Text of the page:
SINGAPORE - Poet Christine Chia launched her first book of poetry, The Law Of Second Marriages, at the Singapore Writers' Festival in 2011 to much critical acclaim.
The 34-year-old English Literature teacher will be launching her second book of poetry, tentatively titled Skip The Happy Families, Please, this year.
In the fourth part of this series on good role models for English, My Paper speaks to the author and teacher about using the dictionary on the go, writing concisely and why one should be reading instead of playing Candy Crush while commuting.
Where do you find inspiration to write poetry?
My first book was based partly on my own family, with some fictional elements. I also widened the scope to comment indirectly on family life and society. After all, the family is, very often, the most powerful social unit.
I was also inspired and encouraged to write by Cyril Wong, a famous local author. He is a supportive, informal mentor who gives detailed feedback on my work.
One of the tips for the Speak Good English Movement this year is "Use English-language resources to get it right". Which resource has been indispensable to you in your writing?
The dictionary, no doubt.
I use a mobile app from dictionary.com on my phone. It is free and good enough.
Half the people in Singapore probably have smartphones, so there's no excuse not to check the dictionary. It only takes a minute now, compared to the past, when I had to plough through the thick, unabridged Longman version.
If you use the dictionary often enough, it becomes a habit.
Sometimes, you might also discover that certain words have several meanings. This is useful for poetry, since it tends to be very dense and plays on double, and even triple, meanings.
Some of my students try to write excessively complicated sentences, and they use words that are wrong because they don't understand what the words really mean. It's an attempt to appear more sophisticated, which often backfires.
When I need to use a difficult word, I will use it, but if I can express (what I want to say) using a simpler word, I'd rather do that.
What is your pet peeve when it comes to the use of English?
I don't like SMS spelling, it's very annoying.
Take the word "haz": It's not efficient because it has the same number of letters as the word "has", which it is supposed to replace.
Excessive abbreviations can be circumvented by putting a little more thought into being more concise.
Instead of trying to write many words with as few letters as possible, why not try using fewer words?
Tell us about a funny language slip-up that you've encountered in the classroom.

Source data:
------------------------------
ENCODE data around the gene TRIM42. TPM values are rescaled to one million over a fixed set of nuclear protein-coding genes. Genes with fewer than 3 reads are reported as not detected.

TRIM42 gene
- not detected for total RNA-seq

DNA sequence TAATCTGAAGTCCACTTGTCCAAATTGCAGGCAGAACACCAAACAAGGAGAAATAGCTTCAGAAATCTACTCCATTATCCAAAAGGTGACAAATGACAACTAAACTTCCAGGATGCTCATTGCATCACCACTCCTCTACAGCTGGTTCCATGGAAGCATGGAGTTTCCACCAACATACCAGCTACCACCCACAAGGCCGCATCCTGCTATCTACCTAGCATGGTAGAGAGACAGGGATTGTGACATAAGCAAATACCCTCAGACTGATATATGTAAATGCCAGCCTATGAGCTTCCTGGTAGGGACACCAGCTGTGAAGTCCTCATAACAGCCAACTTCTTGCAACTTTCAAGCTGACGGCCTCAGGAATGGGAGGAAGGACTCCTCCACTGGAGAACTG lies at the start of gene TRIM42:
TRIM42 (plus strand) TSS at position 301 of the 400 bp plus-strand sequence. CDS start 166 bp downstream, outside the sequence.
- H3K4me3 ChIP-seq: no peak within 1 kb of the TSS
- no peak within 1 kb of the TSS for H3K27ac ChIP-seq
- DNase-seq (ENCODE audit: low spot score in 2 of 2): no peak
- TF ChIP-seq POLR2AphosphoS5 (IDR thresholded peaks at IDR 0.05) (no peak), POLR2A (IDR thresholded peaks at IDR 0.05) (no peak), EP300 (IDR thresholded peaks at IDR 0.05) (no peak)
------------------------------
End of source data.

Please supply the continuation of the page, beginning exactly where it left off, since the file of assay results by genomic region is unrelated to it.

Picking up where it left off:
I think students are so stressed by exams that, sometimes, they can't spell the word "public", which comes out as "pubic" instead!
Another tip from the movement is "Always check, then double-check". Have you ever regretted not checking?
At work, I was given a standard e-mail message with a lengthy text that was recycled from the year before. I assumed that it was accurate and forwarded it to several external parties.
I realised later that the content about the year had not been updated. It was embarrassing and I wish I'd checked.
This illustrates how being concise is immensely important, because an e-mail message that is too long can discourage people from reading it.
Writing and teaching must take up the bulk of your time. Where do you find the time to read?
I have a to-do list in my phone that reminds me to set aside 30 to 60 minutes each day for reading.
I don't have a television set at home, because I don't want my social life to be dictated by a TV schedule. I really don't have much time, since work takes up about 10 hours of my day, and I need to fit in time to write, exercise, catch up with friends and sleep.
I get a lot of pleasure from reading. There is no substitute for trying to read a piece of difficult work; it's the intellectual equivalent of training for and running a marathon.
Your body becomes very different after training and running, and, likewise, reading a complex work will change you.
In Singapore, people play Candy Crush on their phones during their commute. The time spent on your daily commute can be put to better use by doing something productive, like reading.
As listening to good spoken English can help you (improve your English), those who drive can listen to audio books.
The Say It Right series is brought to you by the Speak Good English Movement. For more information, visit www.goodenglish.org.sg